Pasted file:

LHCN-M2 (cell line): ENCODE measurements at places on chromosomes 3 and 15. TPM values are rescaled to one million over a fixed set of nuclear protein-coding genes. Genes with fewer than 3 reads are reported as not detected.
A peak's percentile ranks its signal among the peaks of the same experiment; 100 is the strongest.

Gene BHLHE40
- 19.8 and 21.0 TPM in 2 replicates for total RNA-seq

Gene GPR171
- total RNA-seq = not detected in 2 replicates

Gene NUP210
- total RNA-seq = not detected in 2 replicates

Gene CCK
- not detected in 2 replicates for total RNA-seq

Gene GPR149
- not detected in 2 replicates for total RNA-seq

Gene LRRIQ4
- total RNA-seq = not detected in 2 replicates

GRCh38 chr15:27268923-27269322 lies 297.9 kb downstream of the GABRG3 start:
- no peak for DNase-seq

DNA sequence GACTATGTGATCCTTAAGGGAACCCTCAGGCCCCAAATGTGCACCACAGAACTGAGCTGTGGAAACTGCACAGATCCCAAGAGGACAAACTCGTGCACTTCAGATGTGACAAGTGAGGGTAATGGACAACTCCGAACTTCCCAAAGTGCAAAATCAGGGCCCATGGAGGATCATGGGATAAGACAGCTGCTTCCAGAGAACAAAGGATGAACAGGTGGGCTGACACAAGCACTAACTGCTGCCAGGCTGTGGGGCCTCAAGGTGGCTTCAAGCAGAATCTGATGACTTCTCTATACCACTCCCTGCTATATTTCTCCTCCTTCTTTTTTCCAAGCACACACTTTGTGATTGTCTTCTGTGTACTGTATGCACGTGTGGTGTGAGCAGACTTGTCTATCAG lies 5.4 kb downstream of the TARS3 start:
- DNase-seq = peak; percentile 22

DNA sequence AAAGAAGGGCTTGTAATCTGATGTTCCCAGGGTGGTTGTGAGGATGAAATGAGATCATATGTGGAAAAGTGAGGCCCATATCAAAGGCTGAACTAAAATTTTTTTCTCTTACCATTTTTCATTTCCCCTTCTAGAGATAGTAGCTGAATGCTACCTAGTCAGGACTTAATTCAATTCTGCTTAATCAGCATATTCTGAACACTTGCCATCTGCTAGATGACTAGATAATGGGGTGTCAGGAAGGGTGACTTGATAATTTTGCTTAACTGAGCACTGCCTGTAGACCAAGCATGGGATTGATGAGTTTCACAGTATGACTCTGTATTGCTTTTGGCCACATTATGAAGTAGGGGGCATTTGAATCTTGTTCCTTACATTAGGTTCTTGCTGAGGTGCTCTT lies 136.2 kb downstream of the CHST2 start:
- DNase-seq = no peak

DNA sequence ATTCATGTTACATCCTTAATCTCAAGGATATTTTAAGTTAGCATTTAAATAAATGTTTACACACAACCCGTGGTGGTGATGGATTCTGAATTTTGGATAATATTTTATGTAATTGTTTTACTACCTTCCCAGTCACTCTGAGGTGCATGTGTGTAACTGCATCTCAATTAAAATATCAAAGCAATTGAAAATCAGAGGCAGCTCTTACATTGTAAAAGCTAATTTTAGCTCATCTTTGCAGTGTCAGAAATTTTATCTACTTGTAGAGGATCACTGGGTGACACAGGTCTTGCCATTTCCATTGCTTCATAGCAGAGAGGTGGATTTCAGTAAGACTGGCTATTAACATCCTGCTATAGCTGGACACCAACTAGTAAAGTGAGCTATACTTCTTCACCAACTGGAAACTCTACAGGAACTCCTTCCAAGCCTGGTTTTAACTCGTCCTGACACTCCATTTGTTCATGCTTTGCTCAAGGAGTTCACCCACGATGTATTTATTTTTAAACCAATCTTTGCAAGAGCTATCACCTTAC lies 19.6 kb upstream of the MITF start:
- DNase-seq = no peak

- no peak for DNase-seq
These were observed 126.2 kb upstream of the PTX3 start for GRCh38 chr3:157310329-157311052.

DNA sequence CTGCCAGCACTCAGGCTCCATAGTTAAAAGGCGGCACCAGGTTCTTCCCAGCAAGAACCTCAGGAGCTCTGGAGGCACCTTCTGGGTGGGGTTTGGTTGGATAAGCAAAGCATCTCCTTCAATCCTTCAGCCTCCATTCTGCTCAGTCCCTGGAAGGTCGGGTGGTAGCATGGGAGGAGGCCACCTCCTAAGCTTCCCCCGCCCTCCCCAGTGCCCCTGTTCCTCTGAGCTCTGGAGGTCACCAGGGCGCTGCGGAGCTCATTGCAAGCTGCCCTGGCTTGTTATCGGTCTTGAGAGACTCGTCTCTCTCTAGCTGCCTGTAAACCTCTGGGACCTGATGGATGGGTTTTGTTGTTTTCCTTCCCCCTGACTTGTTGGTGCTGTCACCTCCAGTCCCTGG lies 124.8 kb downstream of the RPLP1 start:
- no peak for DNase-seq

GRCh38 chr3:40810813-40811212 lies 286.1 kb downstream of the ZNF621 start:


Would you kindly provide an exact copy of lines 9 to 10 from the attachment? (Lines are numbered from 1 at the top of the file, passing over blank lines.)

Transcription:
Gene CCK
- not detected in 2 replicates for total RNA-seq